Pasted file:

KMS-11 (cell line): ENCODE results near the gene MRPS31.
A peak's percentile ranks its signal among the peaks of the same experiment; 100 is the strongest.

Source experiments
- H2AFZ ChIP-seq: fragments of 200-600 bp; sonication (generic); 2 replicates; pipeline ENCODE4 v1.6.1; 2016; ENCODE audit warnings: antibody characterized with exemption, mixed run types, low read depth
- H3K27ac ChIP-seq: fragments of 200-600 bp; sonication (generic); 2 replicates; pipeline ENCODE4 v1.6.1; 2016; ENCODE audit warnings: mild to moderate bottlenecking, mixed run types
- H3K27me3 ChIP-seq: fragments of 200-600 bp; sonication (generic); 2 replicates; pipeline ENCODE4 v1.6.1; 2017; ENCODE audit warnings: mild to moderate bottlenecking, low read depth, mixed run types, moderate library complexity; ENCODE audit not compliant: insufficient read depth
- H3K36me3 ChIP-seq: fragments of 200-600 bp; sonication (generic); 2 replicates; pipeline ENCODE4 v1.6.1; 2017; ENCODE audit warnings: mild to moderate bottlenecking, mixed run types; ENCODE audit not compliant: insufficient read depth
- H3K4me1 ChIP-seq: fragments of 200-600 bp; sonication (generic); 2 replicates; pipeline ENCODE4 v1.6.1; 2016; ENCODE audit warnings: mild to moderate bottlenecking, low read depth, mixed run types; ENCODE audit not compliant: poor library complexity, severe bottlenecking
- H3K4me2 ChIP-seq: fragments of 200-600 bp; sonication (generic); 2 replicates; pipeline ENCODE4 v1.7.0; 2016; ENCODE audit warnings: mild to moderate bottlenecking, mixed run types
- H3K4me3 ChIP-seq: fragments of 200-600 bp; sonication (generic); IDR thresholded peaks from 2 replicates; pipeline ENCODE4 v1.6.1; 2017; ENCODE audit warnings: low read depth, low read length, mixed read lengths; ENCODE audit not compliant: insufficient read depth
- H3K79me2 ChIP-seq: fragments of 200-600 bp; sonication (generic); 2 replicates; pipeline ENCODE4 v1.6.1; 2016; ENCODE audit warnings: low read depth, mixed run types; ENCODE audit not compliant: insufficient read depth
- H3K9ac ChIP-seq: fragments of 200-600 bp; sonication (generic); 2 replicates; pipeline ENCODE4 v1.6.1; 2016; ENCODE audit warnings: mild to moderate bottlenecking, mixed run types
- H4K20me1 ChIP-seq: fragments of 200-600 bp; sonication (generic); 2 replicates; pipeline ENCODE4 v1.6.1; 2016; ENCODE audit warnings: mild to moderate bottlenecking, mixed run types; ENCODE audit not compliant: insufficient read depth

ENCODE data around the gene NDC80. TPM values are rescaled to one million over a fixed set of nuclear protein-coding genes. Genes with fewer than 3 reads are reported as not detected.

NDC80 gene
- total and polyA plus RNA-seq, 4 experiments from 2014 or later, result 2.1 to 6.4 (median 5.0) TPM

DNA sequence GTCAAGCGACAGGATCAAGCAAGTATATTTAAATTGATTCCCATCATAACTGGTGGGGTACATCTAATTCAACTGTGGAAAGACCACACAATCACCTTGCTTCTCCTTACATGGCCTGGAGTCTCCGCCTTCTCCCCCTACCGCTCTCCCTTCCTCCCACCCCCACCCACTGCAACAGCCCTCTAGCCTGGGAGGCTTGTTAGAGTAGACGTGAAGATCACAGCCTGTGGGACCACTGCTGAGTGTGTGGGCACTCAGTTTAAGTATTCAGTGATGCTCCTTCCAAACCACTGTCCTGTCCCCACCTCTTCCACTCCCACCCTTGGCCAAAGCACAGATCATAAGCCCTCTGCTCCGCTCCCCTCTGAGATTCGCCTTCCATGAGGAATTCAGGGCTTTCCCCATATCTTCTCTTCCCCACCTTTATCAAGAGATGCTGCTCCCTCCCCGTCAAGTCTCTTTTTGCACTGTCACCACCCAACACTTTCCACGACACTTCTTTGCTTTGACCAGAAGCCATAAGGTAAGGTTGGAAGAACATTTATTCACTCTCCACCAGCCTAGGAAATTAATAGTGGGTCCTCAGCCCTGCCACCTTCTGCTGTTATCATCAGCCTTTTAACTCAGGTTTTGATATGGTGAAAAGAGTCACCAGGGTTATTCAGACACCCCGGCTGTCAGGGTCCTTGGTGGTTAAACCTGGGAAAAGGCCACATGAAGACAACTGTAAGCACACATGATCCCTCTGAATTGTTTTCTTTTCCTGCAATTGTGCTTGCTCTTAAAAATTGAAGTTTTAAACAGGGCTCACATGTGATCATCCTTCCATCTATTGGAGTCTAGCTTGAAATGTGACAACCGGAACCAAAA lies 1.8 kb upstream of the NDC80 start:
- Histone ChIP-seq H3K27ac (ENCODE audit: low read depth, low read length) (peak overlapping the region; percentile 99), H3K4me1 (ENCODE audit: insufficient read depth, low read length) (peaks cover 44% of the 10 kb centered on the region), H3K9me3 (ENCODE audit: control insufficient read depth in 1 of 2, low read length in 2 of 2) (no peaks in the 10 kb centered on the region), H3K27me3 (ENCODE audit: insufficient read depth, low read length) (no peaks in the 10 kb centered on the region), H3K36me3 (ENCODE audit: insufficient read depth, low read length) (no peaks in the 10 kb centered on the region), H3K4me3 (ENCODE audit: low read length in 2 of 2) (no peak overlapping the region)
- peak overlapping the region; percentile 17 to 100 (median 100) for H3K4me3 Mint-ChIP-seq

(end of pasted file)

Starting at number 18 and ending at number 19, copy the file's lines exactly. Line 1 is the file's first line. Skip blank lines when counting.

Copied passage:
- Histone ChIP-seq H3K27ac (ENCODE audit: low read depth, low read length) (peak overlapping the region; percentile 99), H3K4me1 (ENCODE audit: insufficient read depth, low read length) (peaks cover 44% of the 10 kb centered on the region), H3K9me3 (ENCODE audit: control insufficient read depth in 1 of 2, low read length in 2 of 2) (no peaks in the 10 kb centered on the region), H3K27me3 (ENCODE audit: insufficient read depth, low read length) (no peaks in the 10 kb centered on the region), H3K36me3 (ENCODE audit: insufficient read depth, low read length) (no peaks in the 10 kb centered on the region), H3K4me3 (ENCODE audit: low read length in 2 of 2) (no peak overlapping the region)
- peak overlapping the region; percentile 17 to 100 (median 100) for H3K4me3 Mint-ChIP-seq